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Commentary: Powell must do balancing act

Michael Powell, the newly appointed chairman of the Federal Communications Commission, will need to balance less regulation in general with strong action in a few areas.

    Michael Powell, the newly appointed chairman of the Federal Communications Commission, will need to balance less regulation in general with strong action in a few areas.

    The incoming Republican administration of George W. Bush is widely expected to do even less regulating of the economy and American business than did the Clinton administration.

    In the near term, the telecommunications industry in general will likely have a renewed fixation on financial realities and discipline, making a laissez-faire attitude on the part of the FCC appropriate. Recent months have seen not only telecommunications stocks plummeting but also debt structures being downgraded. This has a major impact on the capital expenditure and infrastructure buildout plans of the telecommunications industry.

    As commodity prices, such as those for long-distance voice minutes, fall through the floor, the basic business models of telecommunications providers come into question. In response, even the largest players (such as AT&T and WorldCom) are considering divesting and restructuring business lines to improve focus and financials, which we believe will be the biggest driver of change in telecommunications.

    However, three specific areas stand out and demand FCC action: wireless services, competitive access to local services, and equal access to high-speed services for inner cities and rural areas.

    Wireless services
    If the new FCC chairman takes a laissez-faire attitude toward issues like wireless, America will be set back even further than it is now, and we may not see anything resembling nationwide 3G (third-generation) wireless until after 2010.

    For some time, America has been at least three years behind Europe and other parts of the world in the areas of wireless services. Today, Europeans are further down the road to agreeing on a consistent approach to 3G wireless and are beginning to upgrade to the new level of service. Meanwhile, the United States continues to struggle with a patchwork of wireless systems that interoperate only with significant pain and do not have a clear migration to 3G. Europe has GSM (Global System for Mobile Communications) today because the European regulatory bodies got together several years ago and dictated that this would be the standard.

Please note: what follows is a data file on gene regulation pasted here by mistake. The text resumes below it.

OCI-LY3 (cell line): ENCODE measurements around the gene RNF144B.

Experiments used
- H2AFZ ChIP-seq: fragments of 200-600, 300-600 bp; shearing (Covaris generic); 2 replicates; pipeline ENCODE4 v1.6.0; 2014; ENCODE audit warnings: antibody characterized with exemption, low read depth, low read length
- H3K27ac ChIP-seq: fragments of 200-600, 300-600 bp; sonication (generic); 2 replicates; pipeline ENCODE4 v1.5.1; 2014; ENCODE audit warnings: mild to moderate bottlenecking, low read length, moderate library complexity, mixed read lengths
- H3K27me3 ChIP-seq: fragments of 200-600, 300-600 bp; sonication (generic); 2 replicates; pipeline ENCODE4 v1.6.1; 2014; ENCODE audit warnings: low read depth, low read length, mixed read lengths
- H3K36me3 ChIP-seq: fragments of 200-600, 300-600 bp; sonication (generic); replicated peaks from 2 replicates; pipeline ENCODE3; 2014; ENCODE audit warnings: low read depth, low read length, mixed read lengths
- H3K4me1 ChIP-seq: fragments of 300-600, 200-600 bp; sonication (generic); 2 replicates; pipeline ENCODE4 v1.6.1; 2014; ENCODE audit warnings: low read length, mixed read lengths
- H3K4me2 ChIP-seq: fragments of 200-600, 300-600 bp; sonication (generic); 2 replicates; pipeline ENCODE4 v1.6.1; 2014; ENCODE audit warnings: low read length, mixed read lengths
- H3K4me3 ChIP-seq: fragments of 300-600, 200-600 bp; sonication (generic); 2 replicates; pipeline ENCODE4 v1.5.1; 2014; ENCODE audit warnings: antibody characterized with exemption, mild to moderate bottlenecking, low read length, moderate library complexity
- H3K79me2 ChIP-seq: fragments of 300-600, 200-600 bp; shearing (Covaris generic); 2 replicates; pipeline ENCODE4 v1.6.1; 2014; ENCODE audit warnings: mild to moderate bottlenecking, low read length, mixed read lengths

See news story:
    Colin Powell's son picked to head FCC
    The FCC needs to make some hard decisions concerning spectrum reallocation and next-generation standards. It needs clear, definite policies on issues such as whether spectrum should be allocated to encourage large numbers of smaller players or the creation of an oligopoly of large providers. It must try to drive consensus on standards regardless of the pressure from large manufacturers, who have a vested interest in the status quo.

    The reason radio and television took off as quickly as they did was that the FCC established a clear standard, whether individual players liked it or not. Competing technologies only make it less likely that new digital services will be successful and wireless use will increase, generating the cash flow that the carriers need to support the huge debt they are running up to build out the wireless infrastructure. In general, international standards are the ones to go with.

    Competitive access to local services
    FCC activism is also needed in the area of competitive access to local-loop services. Both incumbent local exchange carriers (ILECs) and cable TV providers have been slow to enable competitive access to their infrastructures. As it has with the AOL-Time Warner merger, the FCC needs to continue to push cable providers to provide access to numerous information and service providers, such as Internet service providers.

    Similarly, ILECs need to be pushed to provide straightforward, rapid interconnectivity to players such as the competitive local exchange carriers (CLECs) offering DSL services. Otherwise, local-loop services will continue to be mired in the bickering and obstructionism that comes with deregulating any monopoly environment.

    In contrast, Michael Powell's recent history of dissenting from majority votes forcing AOL to interoperate its instant-messaging system with competitors is appropriate. A laissez-faire attitude toward this issue will work itself out as products actually come to market and competitive pressures rise, although the FCC likely would have gotten involved further down the road.

    Equal access
    FCC action is also needed in the area of equal access. The suburbs have always subsidized telephone service to rural areas and low-income portions of cities. The FCC must address the issue of advanced services being brought to areas where the business case is not clear--into inner cities and other nonaffluent areas and out to the farms--or the "digital divide" between richer and poorer areas will grow larger.

    Corporate and individual wireless users should urge the FCC to show continuing vigor in enforcing real competition through intelligent allocation of spectrum, driving clear wireless standards, ensuring competitive local-loop interconnection, and providing advanced communications services across the entire nation and not just in affluent areas. Meanwhile, users should be aggressive in managing their telephone services and avoid long-term contracts.

    Meta Group analysts David Willis, Peter Burris, Val Sribar, Jack Gold, and William Zachmann contributed to this article.

    Visit Metagroup.com for more analysis of key IT and e-business issues.

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